Not unless the carriers or handset makers start increasing awareness. Only Samsung, even though it had a modem speed advantage for many cycles, started to promote this with the Samsung Galaxy S9 and S9, but that was only recently. AT&T or T-Mobile aren't really promoting their service's speed advantages with its new features and instead are using their advanced network features to improve density for "all you can eat" plans. I believe rooted in there somewhere is the desire not to offend Apple as its iPhones don't support these advanced network features yet. Whatever the case, those users who do care most about upload and download speeds and latency of your experience, you're best off using a smartphone based on Qualcomm's Snapdragon 845 chipset with the X20 modem.
Deloitte Global predicts that 2019 will be the year in which fifth-generation (5G) wide-area wireless networks arrive in scale. There were 72 operators testing 5G in 2018,1 and by the end of 2019, we expect 25 operators to have launched 5G service in at least part of their territory (usually cities) with another 26 operators to launch in 2020, more than doubling the total. Further, we expect about 20 handset vendors to launch 5G-ready handsets in 2019 (with the first available in Q2), and about 1 million 5G handsets (out of a projected 1.5 billion smartphone handsets sold in 2019) to be shipped by year's end. One million 5G modems (also known as pucks or hotspots) will be sold, and around a million 5G fixed wireless access devices will be installed. At the end of 2020, we expect 5G handset sales (15–20 million units) to represent approximately 1 percent of all smartphone sales, with sales taking off in 2021, the first year in which retailers will sell more than 100 million 5G handsets.
Qualcomm opened its Snapdragon Technology Summit as a cheerleader, evangelizing the 5G wireless technology that's rolling out worldwide from chipmakers, carriers, and smartphone makers. Qualcomm executives provided a "state of 5G" update--part technical summary, part hype. AT&T and Verizon also joined Qualcomm on stage to provide updates on their own 5G rollouts, as well as to promote the new standard. Though Qualcomm's Snapdragon chips are built into phones, part of the 5G transition is simply convincing users that 5G is real, that it's here, and that it's needed. "Here is the final message: It's that the entire industry is moving at the same pace for 2019 launches. It is not just about upgrading a mature market, but moving to new business models," said Cristiano Amon, executive vice president of Qualcomm Technologies and president of Qualcomm CDMA Technologies (QCT), the company's chipset business, AT&T and Verizon provided "live 5G networks" for use in the hotel hosting the Snapdragon Technology Summit, and Amon held up a first reference handset with a 5G chip inside it.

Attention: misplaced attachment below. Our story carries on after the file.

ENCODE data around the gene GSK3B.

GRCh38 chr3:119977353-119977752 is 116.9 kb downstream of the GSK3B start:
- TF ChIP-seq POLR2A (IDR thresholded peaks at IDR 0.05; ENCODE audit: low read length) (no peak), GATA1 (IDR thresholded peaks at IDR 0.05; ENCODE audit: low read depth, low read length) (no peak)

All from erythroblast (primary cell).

While the avalanche of announcements may have made it seem otherwise, today officially marks the first day of Mobile World Congress 2019, and aside from all the ambitious, weird, and sophisticated new handsets on display at the show, without a doubt the other big topic for the show is 5G. By now almost all the major carriers have already started deploying 5G networks, and with the announcement of the Galaxy S10 5G, a new 5G modem from Qualcomm, and even more 5G-ready phones to follow at MWC, it sort of feels like we're reaching a critical mass for 5G momentum. We're talking about mobile data speeds potentially in excess of one Gbps, latencies of less than five or 10 milliseconds, and networks robust enough to handle the quickly growing number of IoT devices. But before anyone goes HAM on a 5G tech spending spree this year, there are three big things that have me feeling bearish on 5G between now and 2020. The first problem is the limited availability of 5G networks.